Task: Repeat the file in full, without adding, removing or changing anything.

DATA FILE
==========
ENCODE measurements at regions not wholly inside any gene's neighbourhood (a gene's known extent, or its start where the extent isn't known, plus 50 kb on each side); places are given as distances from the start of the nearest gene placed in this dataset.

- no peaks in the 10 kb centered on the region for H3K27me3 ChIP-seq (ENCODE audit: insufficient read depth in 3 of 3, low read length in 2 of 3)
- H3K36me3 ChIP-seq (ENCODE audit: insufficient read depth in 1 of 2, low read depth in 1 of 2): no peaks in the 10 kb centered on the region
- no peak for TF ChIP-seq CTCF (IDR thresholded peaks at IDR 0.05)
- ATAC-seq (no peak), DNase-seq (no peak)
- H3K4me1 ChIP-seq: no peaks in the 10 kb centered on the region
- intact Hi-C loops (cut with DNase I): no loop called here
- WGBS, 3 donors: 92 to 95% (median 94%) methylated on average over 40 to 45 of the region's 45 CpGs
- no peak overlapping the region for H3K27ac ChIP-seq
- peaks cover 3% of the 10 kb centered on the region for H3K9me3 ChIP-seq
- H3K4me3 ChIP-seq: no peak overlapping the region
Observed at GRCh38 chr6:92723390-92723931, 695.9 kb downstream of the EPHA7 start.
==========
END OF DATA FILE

ENCODE measurements at regions not wholly inside any gene's neighbourhood (a gene's known extent, or its start where the extent isn't known, plus 50 kb on each side); places are given as distances from the start of the nearest gene placed in this dataset.

- no peaks in the 10 kb centered on the region for H3K27me3 ChIP-seq (ENCODE audit: insufficient read depth in 3 of 3, low read length in 2 of 3)
- H3K36me3 ChIP-seq (ENCODE audit: insufficient read depth in 1 of 2, low read depth in 1 of 2): no peaks in the 10 kb centered on the region
- no peak for TF ChIP-seq CTCF (IDR thresholded peaks at IDR 0.05)
- ATAC-seq (no peak), DNase-seq (no peak)
- H3K4me1 ChIP-seq: no peaks in the 10 kb centered on the region
- intact Hi-C loops (cut with DNase I): no loop called here
- WGBS, 3 donors: 92 to 95% (median 94%) methylated on average over 40 to 45 of the region's 45 CpGs
- no peak overlapping the region for H3K27ac ChIP-seq
- peaks cover 3% of the 10 kb centered on the region for H3K9me3 ChIP-seq
- H3K4me3 ChIP-seq: no peak overlapping the region
Observed at GRCh38 chr6:92723390-92723931, 695.9 kb downstream of the EPHA7 start.